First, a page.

A fact not known to many – there’s a very personal relation between a small village near Sergiyev Posad and the famous Russian bass singer Feodor Chaliapin who died in 1938.
Chaliapin met his would-be wife, an Italian ballet dancer Iola Tornaghi in Moscow but the place they chose for the wedding ceremony laid many miles apart from the capital’s luxurious halls.
Considering the late 19th century transport speed the young couple should have been traveling all day to get to Gagino, the friends’ family estate. But it was really rewarding – this rural marriage was a pure joy with plenty of music and singing, and flowers and jokes. The village church became the wedding hall for the two.
The whole event remained pretty obscure for decades though, but in early 2000s the story has been revealed to a broader public by a local journalist Dmitry Stepanov in a Radonezhye TV documentary which was based upon these facts and showed the impact it had on the community.
This triggered the interest, and the lowly village merry-making turned into the bigger singing festival soon after. It also helped in finding fundings for the church restoration. Prior to that the building stood abandoned for decades during the Soviet times and even was used as the warehouse.
I went to this festival – which is still no-named – in August 2009. Here are a few sound recordings and pictures from there.
The stage is really impromptu. A wooden floor made from planks tied together on the grass. Scaffolded, Our Lady of Kazan church is standing right behind the singers. They came from different backgrounds, ranging from local residents (to be heard later) to Moscows’ Bolshoi Theatre’s soloists. Here he is, Dmitry Stepanovitch of the Bolshoi sings an epithalame (wedding song) taken from Nero, the 1876 opera by Anton Rubinstein.
He was given probably the most unusual fee he has ever got – a bucket of freshly-picked blackcurrant handed over by one of the original organizers, the two village dwellers named Alexander Dorokhov and Victor Gavrilov. The both men have learnt about the Chaliapin story long before it went this big (Bolshoi is literally big in Russian) and the both are singing enthusiasts.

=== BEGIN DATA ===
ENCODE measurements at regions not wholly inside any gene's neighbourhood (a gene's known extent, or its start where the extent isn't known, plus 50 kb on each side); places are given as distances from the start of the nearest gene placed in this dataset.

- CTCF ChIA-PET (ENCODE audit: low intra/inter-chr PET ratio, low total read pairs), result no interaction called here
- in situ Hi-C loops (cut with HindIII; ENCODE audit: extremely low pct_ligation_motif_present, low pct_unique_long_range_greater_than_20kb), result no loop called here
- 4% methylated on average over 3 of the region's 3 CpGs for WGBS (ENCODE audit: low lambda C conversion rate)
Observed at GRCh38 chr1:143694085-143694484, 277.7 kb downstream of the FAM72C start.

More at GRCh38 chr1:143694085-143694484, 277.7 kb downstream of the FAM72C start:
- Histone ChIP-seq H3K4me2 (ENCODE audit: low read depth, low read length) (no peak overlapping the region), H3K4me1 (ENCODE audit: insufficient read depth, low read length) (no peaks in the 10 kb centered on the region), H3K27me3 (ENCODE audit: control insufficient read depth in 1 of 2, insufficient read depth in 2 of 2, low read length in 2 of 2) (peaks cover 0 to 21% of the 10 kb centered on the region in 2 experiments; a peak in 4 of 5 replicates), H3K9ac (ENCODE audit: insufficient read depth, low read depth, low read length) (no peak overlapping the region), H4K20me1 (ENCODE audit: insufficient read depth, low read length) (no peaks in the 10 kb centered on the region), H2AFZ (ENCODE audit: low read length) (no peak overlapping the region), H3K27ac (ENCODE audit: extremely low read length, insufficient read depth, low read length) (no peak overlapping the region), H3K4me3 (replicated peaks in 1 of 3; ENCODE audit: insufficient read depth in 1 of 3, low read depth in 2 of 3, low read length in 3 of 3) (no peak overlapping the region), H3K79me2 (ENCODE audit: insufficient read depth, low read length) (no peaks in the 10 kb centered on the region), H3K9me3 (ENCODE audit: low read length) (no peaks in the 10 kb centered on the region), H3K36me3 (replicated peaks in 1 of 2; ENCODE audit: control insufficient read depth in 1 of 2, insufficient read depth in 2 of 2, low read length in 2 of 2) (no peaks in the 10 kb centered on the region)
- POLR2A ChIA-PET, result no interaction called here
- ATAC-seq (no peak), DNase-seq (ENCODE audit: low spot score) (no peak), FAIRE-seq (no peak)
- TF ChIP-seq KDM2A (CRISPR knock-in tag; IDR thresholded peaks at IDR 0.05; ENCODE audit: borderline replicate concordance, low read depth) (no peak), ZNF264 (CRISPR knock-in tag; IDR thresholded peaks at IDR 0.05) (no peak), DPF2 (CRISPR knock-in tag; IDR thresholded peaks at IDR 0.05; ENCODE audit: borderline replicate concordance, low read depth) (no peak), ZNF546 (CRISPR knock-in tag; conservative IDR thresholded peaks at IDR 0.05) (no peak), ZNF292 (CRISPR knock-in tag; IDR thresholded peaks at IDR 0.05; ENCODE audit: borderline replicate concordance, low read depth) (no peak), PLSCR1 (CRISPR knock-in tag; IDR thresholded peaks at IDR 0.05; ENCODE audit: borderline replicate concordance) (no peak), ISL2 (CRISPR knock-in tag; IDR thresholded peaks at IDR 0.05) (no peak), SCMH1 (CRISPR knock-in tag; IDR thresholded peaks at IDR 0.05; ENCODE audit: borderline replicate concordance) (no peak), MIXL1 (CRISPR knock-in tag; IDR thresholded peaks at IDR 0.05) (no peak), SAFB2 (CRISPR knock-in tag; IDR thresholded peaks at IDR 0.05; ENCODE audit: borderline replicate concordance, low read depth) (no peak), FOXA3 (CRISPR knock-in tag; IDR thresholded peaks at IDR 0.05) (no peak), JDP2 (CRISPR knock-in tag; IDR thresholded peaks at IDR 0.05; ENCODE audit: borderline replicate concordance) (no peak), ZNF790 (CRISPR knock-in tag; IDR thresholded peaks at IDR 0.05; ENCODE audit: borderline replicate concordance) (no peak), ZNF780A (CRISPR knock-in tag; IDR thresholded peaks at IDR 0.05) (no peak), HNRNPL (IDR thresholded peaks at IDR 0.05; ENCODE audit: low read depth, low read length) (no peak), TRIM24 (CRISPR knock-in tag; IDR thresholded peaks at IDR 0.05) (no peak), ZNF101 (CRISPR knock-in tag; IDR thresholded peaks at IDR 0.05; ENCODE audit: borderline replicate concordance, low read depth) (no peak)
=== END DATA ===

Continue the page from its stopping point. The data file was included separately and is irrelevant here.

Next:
Mr Dorokhov and Mr Gavrilov also went on stage that day. Despite they do not claim to be professional singers they won applause for their performance as well. Malinovy zvon or Mellow Chime was the title of their song.
Russian word malinovy originates from the name of the Belgian town Malines (or Mechelen) – this is where tzar Peter the Great first heard those lovely bells. This sound enchanted him so much that he wanted the same back in Russia.
Infamous Sten’ka Razin, a Cossack, rebel and serial town-seizer is immortalized in another song once sung by Chaliapin. Performed in 2009 by Yuri Antonov (not to be confused with the legendary Soviet pop-singer of the same name), this number involved a more academic approach. No wonder because this one Mr. Antonov is the soloist of the Sergiyev Posad town hall orchestra.
Everyone was singing there, even the grasshoppers at the old church backyard. Here them chirring as the folk choir is performing in the distance.
And this ↓ photo is defenitely worth pressing:
If you’d like to know more about the next year festival, or even visit it – why not? – contact Bereznyakovskoe poselenie (Bereznyaki village local council, pronounced beh-reh-znia-‘kov-scaw-yeah paw-see-‘lye-nee-yeah) at +7-096-548-13-91. Thanks to Sasha who provided the photos.
Recorded August 8th, 2009
Published March 11th, 2010 (3.3 + 3.8+ 1.9 + 5.7 + 1.2 mb).